Johnson et al v. Logans Roadhouse Inc

Filing 34

MEMORANDUM OPINION AND ORDER - For the reasons discussed above, the Court (1) DENIES as moot the defendants motion to strike, (2) DENIES the defendants motion for summary judgment with respect to Ms. Johnsons negligence claim, and (3) GRANTS the defe ndants motion for summary judgment with respect to Ms. Johnsons wantonness claim. The Court DISMISSES WITH PREJUDICE Ms. Johnsons wantonness claim and asks the Clerk to please term Docs. 22 and 30. Signed by Judge Madeline Hughes Haikala on 9/2/2016. (KEK)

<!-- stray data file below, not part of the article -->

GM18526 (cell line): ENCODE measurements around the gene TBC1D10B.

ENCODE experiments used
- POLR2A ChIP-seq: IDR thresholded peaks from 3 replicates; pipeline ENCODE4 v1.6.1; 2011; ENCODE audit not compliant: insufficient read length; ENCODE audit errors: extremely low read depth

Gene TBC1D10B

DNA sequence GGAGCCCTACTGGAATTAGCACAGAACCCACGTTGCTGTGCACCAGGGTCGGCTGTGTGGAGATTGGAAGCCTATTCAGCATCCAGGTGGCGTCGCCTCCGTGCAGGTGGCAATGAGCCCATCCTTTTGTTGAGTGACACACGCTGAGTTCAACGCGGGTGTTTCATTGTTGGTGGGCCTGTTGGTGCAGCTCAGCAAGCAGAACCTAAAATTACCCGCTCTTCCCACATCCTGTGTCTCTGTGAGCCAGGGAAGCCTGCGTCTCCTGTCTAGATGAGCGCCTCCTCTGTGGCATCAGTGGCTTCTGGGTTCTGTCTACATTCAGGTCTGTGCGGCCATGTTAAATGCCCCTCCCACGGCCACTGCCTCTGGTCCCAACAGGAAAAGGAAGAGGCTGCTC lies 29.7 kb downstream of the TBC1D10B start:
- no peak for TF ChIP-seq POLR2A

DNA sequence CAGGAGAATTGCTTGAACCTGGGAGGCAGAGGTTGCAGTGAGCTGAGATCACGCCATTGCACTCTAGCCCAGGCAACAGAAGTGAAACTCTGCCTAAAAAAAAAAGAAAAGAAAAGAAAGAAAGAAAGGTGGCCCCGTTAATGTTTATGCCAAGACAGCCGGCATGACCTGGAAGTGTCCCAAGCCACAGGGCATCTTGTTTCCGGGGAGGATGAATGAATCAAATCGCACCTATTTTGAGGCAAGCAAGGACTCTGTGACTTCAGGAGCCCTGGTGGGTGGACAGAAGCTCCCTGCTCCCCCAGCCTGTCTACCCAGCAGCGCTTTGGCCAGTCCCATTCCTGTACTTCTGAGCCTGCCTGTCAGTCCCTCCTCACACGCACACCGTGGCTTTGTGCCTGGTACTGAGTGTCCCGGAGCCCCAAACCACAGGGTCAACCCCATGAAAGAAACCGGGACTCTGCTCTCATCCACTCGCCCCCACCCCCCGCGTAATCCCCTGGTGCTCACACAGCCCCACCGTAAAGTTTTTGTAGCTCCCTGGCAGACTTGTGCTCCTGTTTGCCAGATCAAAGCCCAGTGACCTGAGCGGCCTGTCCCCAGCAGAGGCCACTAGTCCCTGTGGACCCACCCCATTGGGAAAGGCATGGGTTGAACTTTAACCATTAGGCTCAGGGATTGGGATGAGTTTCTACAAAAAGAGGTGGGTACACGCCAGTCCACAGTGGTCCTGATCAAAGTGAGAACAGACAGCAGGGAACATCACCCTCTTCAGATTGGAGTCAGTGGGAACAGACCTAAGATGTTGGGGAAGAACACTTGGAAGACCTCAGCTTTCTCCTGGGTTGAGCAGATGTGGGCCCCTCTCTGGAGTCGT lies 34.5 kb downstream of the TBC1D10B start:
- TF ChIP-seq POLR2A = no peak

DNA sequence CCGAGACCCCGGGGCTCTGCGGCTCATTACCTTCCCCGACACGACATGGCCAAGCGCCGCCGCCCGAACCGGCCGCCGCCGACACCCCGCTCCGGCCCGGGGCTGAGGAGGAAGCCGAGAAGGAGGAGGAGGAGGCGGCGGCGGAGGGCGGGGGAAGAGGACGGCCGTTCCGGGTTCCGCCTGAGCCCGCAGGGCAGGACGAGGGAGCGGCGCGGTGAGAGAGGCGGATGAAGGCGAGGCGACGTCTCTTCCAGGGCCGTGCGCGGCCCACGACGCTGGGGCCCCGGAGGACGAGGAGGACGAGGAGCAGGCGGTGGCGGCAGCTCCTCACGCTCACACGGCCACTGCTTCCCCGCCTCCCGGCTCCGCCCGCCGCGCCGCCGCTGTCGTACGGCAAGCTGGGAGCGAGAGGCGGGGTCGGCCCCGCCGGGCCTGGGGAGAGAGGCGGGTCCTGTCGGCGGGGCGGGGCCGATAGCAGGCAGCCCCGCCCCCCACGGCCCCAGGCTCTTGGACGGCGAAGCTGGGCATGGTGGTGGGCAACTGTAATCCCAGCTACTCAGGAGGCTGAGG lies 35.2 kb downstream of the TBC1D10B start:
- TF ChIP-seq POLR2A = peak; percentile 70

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FILED 2016 Sep-02 AM 11:19 U.S. DISTRICT COURT N.D. OF ALABAMA UNITED STATES DISTRICT COURT FOR THE NORTHERN DISTRICT OF ALABAMA NORTHEASTERN DIVISION LORETTA JOHNSON and RAY JOHNSON, Plaintiffs, v. LOGAN’S ROADHOUSE, INC., } } } } } } } } } Case No.: 5:14-cv-02037-MHH Defendant. MEMORANDUM OPINION AND ORDER Plaintiff Loretta Johnson sued defendant Logan’s Roadhouse, Inc. after she slipped and fell in the women’s restroom at a Logan’s Roadhouse restaurant. Ms. Johnson asserts claims against Logan’s Roadhouse for negligence and wantonness. Pursuant to Federal Rule of Civil Procedure 56, Logan’s Roadhouse has asked the Court to enter judgment in its favor on both of Ms. Johnson’s claims. (Doc. 22). For the reasons stated below, the Court grants in part and denies in part the motion for summary judgment. I. STANDARD OF REVIEW “The court shall grant summary judgment if the movant shows that there is no genuine dispute as to any material fact and the movant is entitled to judgment as a matter of law.” Fed. R. Civ. P. 56(a). To demonstrate that there is a genuine 1 dispute as to a material fact that precludes summary judgment, a party opposing a motion for summary judgment must cite “to particular parts of materials in the record, including depositions, documents, electronically stored information, affidavits or declarations, stipulations (including those made for purposes of the motion only), admissions, interrogatory answers, or other materials.” Fed. R. Civ. P. 56(c)(1)(A). When considering a summary judgment motion, the Court must view the evidence in the record and draw reasonable inferences in the light most favorable to the non-moving party. White v. Beltram Edge Tool Supply, Inc., 789 F.3d 1188, 1191 (11th Cir. 2015). “The court need consider only the cited materials, but it may consider other materials in the record.” Fed. R. Civ. P. 56(c)(3). II. FACTUAL AND PROCEDURAL BACKGROUND The evidence, viewed in the light most favorable to Ms. Johnson, reveals that on September 24, 2012, she went to the Logan’s Roadhouse restaurant in Huntsville, Alabama to meet friends. (Doc. 32-1, pp. 34-35). While she was at the restaurant, Ms. Johnson went to the women’s restroom. (Doc. 32-1, p. 35). She was walking with the assistance of a cane. (Doc. 32-1, p. 36). 1 1 Ms. Johnson was walking with the assistance of a cane because in 2007, she injured her right knee, and she had knee replacement surgery. (Doc. 32-1, p. 9). As a result of the knee replacement surgery, Ms. Johnson developed reflex sympathetic dystrophy, which causes severe pain in her right leg. (Doc. 32-1, pp. 7, 10). In 2011, Ms. Johnson tore the meniscus in her left knee, which required arthroscopic surgery. (Doc. 32-1, p. 24). 2 When she reached the restroom door, she held her cane in her right hand and used her left hand to push the door open. (Doc. 32-1, p. 38). Ms. Johnson took two steps into the restroom and allowed the door to begin closing behind her. (Doc. 32-1, pp. 40-41). Ms. Johnson reports that as she took her third step, her cane slipped because the bathroom floor was flooded with water. (Doc. 32-1, pp. 40-41). Ms. Johnson did not fall to the ground, but her cane and her right foot slipped forward. (Doc. 32-1, pp. 47-49). Ms. Johnson stabilized herself with her left leg and was able to prevent herself from landing in the water. (Doc. 32-1, pp. 47-49). Ms. Johnson heard a popping sound and then felt pain in her shoulder and her right hip. (Doc. 32-1, p. 47). Although there was another woman in one of the restroom’s stalls when Ms. Johnson slipped (Doc. 32-1, p. 43), no one witnessed the incident. At the time of the incident, there was between a quarter-inch and a half-inch of water covering the restroom floor. (Doc. 32-1, p. 42). According to Ms. Johnson, the water “came over the sole” of her “Ugg” boots, and she “had to slosh to walk through” the water. (Doc. 32-1, pp. 34, 42). Although nothing obstructed Ms. Johnson’s view of the water, she did not notice the water until she slipped. (Doc. 32-1, pp. 42-43). Ms. Johnson testified in her deposition that she would have seen the water immediately if she had looked down when she opened the 3 restroom door. (Doc. 32-1, p. 43). The water on the restroom floor was clear; it did not appear to contain sewage. (Doc. 32-1, pp. 43-44). When Ms. Johnson fell, there was an orange, three-foot-tall “wet floor” sign in the middle of the restroom floor near the stalls. (Doc. 32-1, p. 50). 2 Ms. Johnson testified that once she was completely inside of the restroom, nothing obstructed her view of the warning sign. (Doc. 32-1, pp. 67-68). It is unclear whether Ms. Johnson could see the warning sign before she slipped. After Ms. Johnson slipped, she used the restroom, “sloshed through the water,” and washed her hands. (Doc. 32-1, pp. 43, 49-50). Ms. Johnson then left the restroom and spoke to the restaurant’s host. (Doc. 32-1, p. 51). As the host walked Ms. Johnson to a table, Ms. Johnson told the host what happened and asked to speak to a manager. (Doc. 32-1, p. 51). A manager came to Ms. Johnson’s table, and Ms. Johnson explained what happened and told the manger that she “was hurting.” (Doc. 32-1, p. 51). A little later, the manager came back to Ms. Johnson’s table and told Ms. Johnson that she used towels to dry off the restroom 2 The parties offer conflicting evidence about the location of the wet floor sign. Ms. Johnson testified that the sign was inside of the restroom. (Doc. 32-1, p. 50). The defendant’s corporate representative testified that the sign was just outside of the restroom. (Doc. 32-2, p. 21) (“There was a wet floor sign outside of the restroom. . . . [T]he way that the bathroom is designed, when you walk in, there’s an air drier right there and a hand sink not far from it. We chose to put the wet floor sign in front of the door. There’s more space, you see it right away, versus on the inside where it would get hit, you could move it with the -- with the door the way that door opened. There’s no space right there.”). 4 floor. (Doc. 32-1, pp. 51-52). While at the restaurant, Ms. Johnson did not ask for medical care or treatment. (Doc. 32-1, p. 58). Several days later, Ms. Johnson called the restaurant and spoke to the restaurant’s general manager, Randall Yarbrough. (Doc. 32-1, p. 57). Mr. Yarbrough told Ms. Johnson that one of the toilets in the women’s restroom had to be replaced. (Doc. 32-1, p. 59). Logan’s Roadhouse restaurants have an inspection policy that requires restaurant employees to inspect the restrooms every 15 minutes. (Doc. 32-2, pp. 63-64). Pursuant to this policy, restaurant employees use a checklist to ensure that the floors are clean, the counters are dry, and the toilet paper is stocked. (Doc. 322, p. 64). Before this incident, Ms. Johnson had visited the Logan’s restaurant in Huntsville many times. (Doc. 32-1, p. 33). Ms. Johnson did not have difficulties during her previous visits. (Doc. 32-1, p. 33). On September 23, 2014, Ms. Johnson filed a complaint against Logan’s Roadhouse in the Circuit Court of Madison County, Alabama. In the complaint, Ms. Johnson asserts claims for negligence, gross negligence, and wantonness. (Doc. 1-1). 3 Pursuant to Rule 56 of the Federal Rules of Civil Procedure, Logan’s 3 Ms. Johnson’s husband, Ray Johnson, also asserted a loss of consortium claim against Logan’s Roadhouse. After Mr. Johnson filed a motion for voluntarily dismissal (Doc. 13), the Court dismissed Mr. Johnson’s claim against Logan’s without prejudice (Doc. 14). 5 Roadhouse asks the Court to enter judgment in its favor on all of Ms. Johnson’s claims. (Docs. 22, 23). The parties have fully briefed the summary judgment motion. (Docs. 26, 29). In addition to her brief, Ms. Johnson filed an affidavit in opposition to the summary judgment motion. (Doc. 27-1). Logan’s has filed a motion to strike that affidavit. (Doc. 30). On this record, the Court considers the motion to strike and the motion for summary judgment. III. DISCUSSION A. Motion to Strike Logan’s Roadhouse urges the Court to strike Ms. Johnson’s affidavit from the summary judgment record because Logan’s believes that some of the information that Ms. Johnson provided in her affidavit contradicts testimony that Ms. Johnson gave under oath during her deposition. “When a party has given clear answers to unambiguous questions which negate the existence of any genuine issue of material fact, that party cannot thereafter create such an issue with an affidavit that merely contradicts, without explanation, previously given clear testimony.” Van T. Junkins & Associates, Inc. v. U.S. Indus., Inc., 736 F.2d 656, 657 (11th Cir. 1984). Logan’s contends that Ms. Johnson has taken inconsistent positions about the point at which she saw the water on the floor of the women’s restroom. (Doc. 30, pp. 1-2). During her deposition, Ms. Johnson testified that as she pushed the 6 restroom door inward to open it, she took two steps into the restroom and slipped as she began to release the door and take her third step. (Doc. 32-1, pp. 40-42). Ms. Johnson also testified that nothing was obstructing her view of the water, and if she had looked down as she opened the restroom door, she would have seen the water on the floor. (Doc. 32-1, pp. 43, 50). In her affidavit, Ms. Johnson stated: As I entered through the door, I placed my cane in front of me and used it to help me move into the restroom. At the same time that I placed weight on the cane, I saw water on the floor and the cane slipped. I did not have any opportunity to see the water before my cane slipped. After I slipped, I could see that standing clear water covered the floor. (Doc. 27-1, ¶¶ 4-6). Although the Court can envision ways to reconcile Ms. Johnson’s affidavit and her deposition testimony, the Court does not need to reach the issue because the Court relies on other evidence to deny Logan’s Restaurant’s summary judgment motion on Ms. Johnson’s negligence claim. Therefore, Logan’s Restaurant’s motion to strike is moot.4 4 In its motion to strike, Logan’s Roadhouse also expresses concern about Ms. Johnson’s testimony concerning statements that Mr. Yarbrough, the restaurant manager, made to her about a faulty toilet in the women’s restroom. Compare Doc. 24-1, p. 32 and Doc. 27-1, pp. 2-3, ¶ 9. In assessing Logan’s motion for summary judgment, the Court did not consider this evidence. 7 B. Motion for Summary Judgment 1. Negligence “In [a] premises-liability case, the elements of negligence are the same as those in any tort litigation: duty, breach of duty, cause in fact, proximate or legal cause, and damages.” Sessions v. Nonnenmann, 842 So. 2d 649, 651 (Ala. 2002) (quoting Ex parte Harold L. Martine Distrib. Co., 769 So. 2d 313, 314 (Ala. 2000)) (internal quotation marks omitted). 5 The duty of a premises owner to an injured person depends on the status of the injured person in relation to the owner’s property. Galaxy Cable, Inc. v. Davis, 58 So. 3d 93, 98 (Ala. 2010). In this case, Ms. Johnson was a business invitee when she fell at the restaurant. See Jones Food Co. v. Shipman, 981 So. 2d 355, 361 (Ala. 2006) (“Under Alabama law, a person invited onto another’s premises for commercial purposes is an invitee.”) (citing Ex parte Mountain Top Indoor Flea Market, Inc., 699 So. 2d 158, 161 (Ala. 1997)). “[A] landowner owes an invitee the duty to keep the premises in a reasonably safe condition and, if the premises are unsafe, to warn of hidden defects and dangers that are known to the landowner but that are hidden or unknown to the invitee.” Galaxy Cable, 58 So. 3d at 98. “The entire basis of an invitor’s liability rests upon his superior knowledge of the danger that causes the invitee’s injuries. 5 The parties do not dispute that Alabama law governs Ms. Johnson’s tort claims. Their position is consistent with Alabama’s place of injury rule. 8 If that superior knowledge is lacking, as when the danger is obvious, the invitor cannot be held liable.” Sessions, 842 So. 2d at 652. a. Duty to Warn It is well-settled that a wet floor inside a place of business like a restaurant constitutes an unsafe condition for the business’s customers. See, e.g., Terrell v. Warehouse Groceries, 364 So. 2d 675, 676 (Ala. 1978). Logan’s argues that Ms. Johnson’s negligence claim fails as a matter of law because the water on the restroom floor was open and obvious, and therefore, Logan’s did not have a duty to warn Ms. Johnson of the standing water in its bathroom. (Doc. 23, pp. 14-17). “[T]he owner of premises has no duty to warn an invitee of open and obvious defects in the premises which the invitee is aware of, or should be aware of, in the exercise of reasonable care on the invitee’s part.” Dolgencorp, Inc. v. Taylor, 28 So. 3d 737, 742 (Ala. 2009) (quoting Mountain Top Indoor Flea Market, 699 So. 2d at 161) (internal quotation marks omitted). In other words, proof of an open and obvious hazard negates an invitor’s duty to warn an invitee of the hazard. See Sessions, 842 So. 2d at 652. Courts use an objective standard to assess whether a hazard is open and obvious. See Dolgencorp, 28 So. 3d at 741-42 (noting that the question is whether the invitee should have observed the hazard, not whether the invitee actually appreciated it). “[E]ach case must be examined in light of its particular circumstances.” See Gray v. Mobile Greyhound Park, Ltd., 9 370 So. 2d 1384, 1389 (Ala. 1979) (quoting Terrell v. Warehouse Groceries, 364 So. 2d 675, 677 (Ala. 1978) (internal quotation marks omitted)). Thus, the Court must determine whether an objectively reasonable person in Ms. Johnson’s circumstances would have noticed and appreciated the dangerousness of the water on the restaurant’s restroom floor. The material facts concerning the water on the restroom floor are these: Ms. Johnson testified that there was between a quarter-inch to a half-inch of water covering the restroom floor, that the water came over the sole of her boots, and that she had to “slosh” through the water. Additionally, Ms. Johnson testified that she took between two and three steps into the restroom before she slipped. (Doc. 32-1, pp. 40-41). The record does not indicate how quickly Ms. Johnson entered the restroom or how much time transpired between her first and third step. More importantly, the record does not indicate whether the bottom of the restroom door was low enough to move the water on the floor as the door opened, such that the water would have been concealed from view until a person was fully inside the restroom, beyond the door. Without knowing these facts, the Court cannot find as a matter of law that an objectively reasonable person would have seen and appreciated the danger that the water on the bathroom floor presented. See Ex parte Kraatz, 775 So. 2d 801, 804 (Ala. 2000) (“Questions of openness and obviousness of a defect or danger and of an [invitee’s] knowledge are generally not 10 to be resolved on a motion for summary judgment.”) (quoting Harding v. Pierce Hardy Real Estate, 628 So. 2d 461, 463 (Ala. 1993) (internal quotation marks omitted)); see also Kraatz, 775 So. 2d at 804 (“The variable factors which make openness-and-obviousness under partial or poor light conditions a fact question not appropriate for resolution by summary judgment are direction, level, color, diffusion, shadows, and like qualities of light, as well as the other physical features of the scene.”). Logan’s cites Sheikh v. Lakeshore Foundation, 64 So. 3d 1055 (Ala. Civ. App. 2010), to support its contention that water at a depth of between a quarterinch and a half-inch covering a restroom floor would be obvious to an objectively reasonable person. The plaintiff in Sheikh “was exercising at Lakeshore’s [physical rehabilitation] facility when he tripped over some cables on the floor and, as a result, was injured.” Id. at 1057. “The cables were approximately three inches above the floor and were being used to connect a wheelchair containing another person who was also exercising to an exercise machine.” Id. The plaintiff asserted a premises liability claim against the Lakeshore Foundation. The trial court found that the hazard that the cables presented was open and obvious as a matter of law, and the Alabama Court of Civil Appeals affirmed the trial court’s decision. In doing so, the Court of Civil Appeals noted that the plaintiff had exercised at the rehabilitation facility nearly 500 times over a period 11 of four years, Lakeshore routinely connected wheelchairs to exercise machines with cables, and the color of the cables contrasted distinctively with the color of the underlying carpet. Id. at 1060. Additionally, the Court of Civil Appeals stated that “a person utilizing an exercise facility is on notice to watch his or her path of travel because[]. . . there are many potential small hazards below eye level inherently present at an exercise facility that may be present in his or her path.” Id. at 1062. There are several significant distinctions between the facts in the instant case and those in Sheikh. First, nothing in the record suggests that Logan’s had a routine practice of flooding its restroom floors such that its customers would be on notice that water might be standing on the bathroom floor. To the contrary, Logan’s had a policy that required employees to inspect the bathrooms every 15 minutes, presumably for customer safety and comfort. (Doc. 32-2, pp. 63-64). Second, the water on the restroom floor was clear and, thus, did not stand out like the cables in Sheikh. Third, a person walking into a public restroom is not expected to pay as much attention to her path of travel as is a person walking through a gym, because while a person might reasonably expect to find a few drops of water on the basin counter and on the floor in a public restroom, a full half-inch of water is not inherently present on public restroom floors. Therefore, a factfinder 12 must determine whether the water on the restroom floor at Logan’s was open and obvious. b. Knowledge of Hazard Logan’s alternatively contends that it did not have a duty to warn Ms. Johnson because Ms. Johnson has not established that Logan’s either knew or should have known of the water on the restroom floor. (Doc. 23, pp. 19-22). To establish that Logan’s had a duty to warn Ms. Johnson of the water on the restroom floor, Ms. Johnson must prove that Logan’s had actual or constructive notice of the dangerous condition. See Maddox By and Through Maddox v. K-Mart Corp., 565 So. 2d 14, 16 (Ala. 1990). Specifically, Ms. Johnson must prove: (1) that the substance slipped upon had been on the floor a sufficient length of time to impute constructive notice to [Logan’s]; or (2) that [Logan’s] had actual notice that the substance was on the floor; or (3) that [Logan’s] was delinquent in not discovering and removing the substance. See Dunklin v. Winn-Dixie of Montgomery, Inc., 595 So. 2d 463, 464 (Ala. 1992). Although there is no evidence that Logan’s was aware of the quantity of water on the floor of the women’s restroom when Ms. Johnson slipped, the fact that Logan’s placed a wet floor sign in or around the restroom demonstrates that Logan’s was aware of at least some water on the restroom floor. Additionally, the defendant’s corporate representative testified that Logan’s did not continuously display a wet floor sign in or around the restrooms. (Doc. 32-2, p. 66). This 13 evidence permits a reasonable inference that a Logan’s employee learned that the floor was wet and then displayed the warning sign. Therefore, there is sufficient evidence to allow a factfinder to determine whether Logan’s had actual notice of the hazardous condition at issue. c. Breach of Duty Logan’s also asserts that “to the extent that any duty to warn arose, Logan’s satisfied that duty.” (Doc. 23, pp. 17-19). In other words, Logan’s asserts that it did not breach the duty to warn Ms. Johnson of the water on its restroom floor. Although Logan’s attempted to warn its customers of a wet floor by displaying a wet floor sign, the exact placement of the sign and the extent to which it effectively warned customers of the wet floor in the women’s restroom is disputed. Additionally, the question of whether a defendant breached a duty of care generally is a question of fact to be resolved by a jury. See Jones Food, 981 So. 2d at 361. Therefore, the Court declines to find as a matter of law that Logan’s did not breach its duty to warn Ms. Johnson of the water on its restroom floor. 2. Wantonness Under Alabama law, wantonness is defined as “the conscious doing of some act or the omission of some duty, while knowing of the existing conditions and being conscious that, from doing or omitting to do an act, injury will likely or probably result.” See Alfa Mut. Ins. Co. v. Roush, 723 So. 2d 1250, 1256 (Ala. 14 1998). Nothing in the record suggests that Logan’s or its employees consciously acted or failed to act with knowledge that injury was likely to occur. The record demonstrates that Logan’s placed a wet floor sign either in the restroom or immediately outside of the restroom. There is no evidence that someone consciously placed the sign in a location in which it was difficult to see. Therefore, Logan’s is entitled to summary judgment on Ms. Johnson’s wantonness claim. IV. CONCLUSION For the reasons discussed above, the Court (1) DENIES as moot the defendant’s motion to strike, (2) DENIES the defendant’s motion for summary judgment with respect to Ms. Johnson’s negligence claim, and (3) GRANTS the defendant’s motion for summary judgment with respect to Ms. Johnson’s wantonness claim. The Court DISMISSES WITH PREJUDICE Ms. Johnson’s wantonness claim and asks the Clerk to please term Docs. 22 and 30. DONE and ORDERED this September 2, 2016. _________________________________ MADELINE HUGHES HAIKALA UNITED STATES DISTRICT JUDGE 15